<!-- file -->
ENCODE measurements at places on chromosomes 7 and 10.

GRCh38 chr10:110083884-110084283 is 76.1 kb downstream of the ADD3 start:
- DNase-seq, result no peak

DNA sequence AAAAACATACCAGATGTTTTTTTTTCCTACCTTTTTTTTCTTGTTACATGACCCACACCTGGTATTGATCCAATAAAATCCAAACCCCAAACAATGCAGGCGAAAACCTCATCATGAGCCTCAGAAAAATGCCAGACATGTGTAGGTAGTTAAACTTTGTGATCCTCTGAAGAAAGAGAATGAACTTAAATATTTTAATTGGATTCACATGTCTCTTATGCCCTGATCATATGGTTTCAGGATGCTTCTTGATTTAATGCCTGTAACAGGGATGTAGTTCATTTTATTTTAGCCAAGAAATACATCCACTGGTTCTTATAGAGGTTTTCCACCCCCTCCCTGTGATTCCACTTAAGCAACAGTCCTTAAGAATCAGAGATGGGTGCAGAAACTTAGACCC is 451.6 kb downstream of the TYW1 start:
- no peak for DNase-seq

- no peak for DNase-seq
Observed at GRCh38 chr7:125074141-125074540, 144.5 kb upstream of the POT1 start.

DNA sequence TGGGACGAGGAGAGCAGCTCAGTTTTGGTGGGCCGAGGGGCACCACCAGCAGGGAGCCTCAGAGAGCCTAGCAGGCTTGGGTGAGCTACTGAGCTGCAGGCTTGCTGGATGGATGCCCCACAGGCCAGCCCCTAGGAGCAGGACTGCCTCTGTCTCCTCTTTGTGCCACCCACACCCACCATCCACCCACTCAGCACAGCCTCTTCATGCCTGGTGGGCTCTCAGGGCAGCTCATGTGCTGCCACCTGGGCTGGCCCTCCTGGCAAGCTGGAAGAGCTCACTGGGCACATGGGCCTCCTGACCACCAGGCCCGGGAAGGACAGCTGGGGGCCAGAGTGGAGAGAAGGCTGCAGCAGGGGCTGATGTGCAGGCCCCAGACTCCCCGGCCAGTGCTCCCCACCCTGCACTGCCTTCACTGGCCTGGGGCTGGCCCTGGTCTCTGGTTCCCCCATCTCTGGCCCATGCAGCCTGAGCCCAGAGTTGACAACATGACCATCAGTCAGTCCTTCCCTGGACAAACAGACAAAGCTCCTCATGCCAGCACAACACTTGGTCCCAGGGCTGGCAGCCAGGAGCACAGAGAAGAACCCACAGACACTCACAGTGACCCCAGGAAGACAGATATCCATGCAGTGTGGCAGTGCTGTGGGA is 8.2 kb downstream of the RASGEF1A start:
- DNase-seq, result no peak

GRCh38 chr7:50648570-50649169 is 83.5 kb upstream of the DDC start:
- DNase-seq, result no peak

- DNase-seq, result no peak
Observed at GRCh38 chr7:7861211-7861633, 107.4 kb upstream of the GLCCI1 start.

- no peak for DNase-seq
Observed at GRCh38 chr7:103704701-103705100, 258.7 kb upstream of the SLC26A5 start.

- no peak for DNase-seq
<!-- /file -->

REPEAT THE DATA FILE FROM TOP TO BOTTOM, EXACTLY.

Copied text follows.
ENCODE measurements at places on chromosomes 7 and 10.

GRCh38 chr10:110083884-110084283 is 76.1 kb downstream of the ADD3 start:
- DNase-seq, result no peak

DNA sequence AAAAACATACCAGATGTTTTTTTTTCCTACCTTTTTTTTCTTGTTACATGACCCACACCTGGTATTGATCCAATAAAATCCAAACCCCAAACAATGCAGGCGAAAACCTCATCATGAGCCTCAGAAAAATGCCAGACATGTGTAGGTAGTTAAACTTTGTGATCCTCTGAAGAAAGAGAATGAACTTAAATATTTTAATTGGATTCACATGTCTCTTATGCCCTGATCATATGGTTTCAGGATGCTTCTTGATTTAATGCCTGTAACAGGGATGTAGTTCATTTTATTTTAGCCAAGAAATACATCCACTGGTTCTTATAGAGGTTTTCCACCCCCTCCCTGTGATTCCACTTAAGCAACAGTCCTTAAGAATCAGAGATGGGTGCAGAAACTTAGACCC is 451.6 kb downstream of the TYW1 start:
- no peak for DNase-seq

- no peak for DNase-seq
Observed at GRCh38 chr7:125074141-125074540, 144.5 kb upstream of the POT1 start.

DNA sequence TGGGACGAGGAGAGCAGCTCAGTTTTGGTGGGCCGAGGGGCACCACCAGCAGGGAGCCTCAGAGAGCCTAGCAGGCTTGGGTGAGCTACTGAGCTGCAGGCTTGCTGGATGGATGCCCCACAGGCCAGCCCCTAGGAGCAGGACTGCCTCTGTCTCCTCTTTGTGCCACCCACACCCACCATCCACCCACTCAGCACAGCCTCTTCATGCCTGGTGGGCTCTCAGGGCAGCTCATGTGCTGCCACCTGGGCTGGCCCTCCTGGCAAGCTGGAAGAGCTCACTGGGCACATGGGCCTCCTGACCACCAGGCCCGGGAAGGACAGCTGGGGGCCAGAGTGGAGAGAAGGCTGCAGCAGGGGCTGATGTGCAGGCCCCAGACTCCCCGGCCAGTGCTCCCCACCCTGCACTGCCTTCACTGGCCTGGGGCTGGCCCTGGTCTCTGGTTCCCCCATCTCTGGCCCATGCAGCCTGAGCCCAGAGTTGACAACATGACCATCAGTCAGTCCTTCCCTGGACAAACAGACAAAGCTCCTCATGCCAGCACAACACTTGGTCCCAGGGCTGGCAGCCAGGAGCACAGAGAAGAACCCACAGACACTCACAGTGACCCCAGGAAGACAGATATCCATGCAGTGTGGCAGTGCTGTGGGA is 8.2 kb downstream of the RASGEF1A start:
- DNase-seq, result no peak

GRCh38 chr7:50648570-50649169 is 83.5 kb upstream of the DDC start:
- DNase-seq, result no peak

- DNase-seq, result no peak
Observed at GRCh38 chr7:7861211-7861633, 107.4 kb upstream of the GLCCI1 start.

- no peak for DNase-seq
Observed at GRCh38 chr7:103704701-103705100, 258.7 kb upstream of the SLC26A5 start.

- no peak for DNase-seq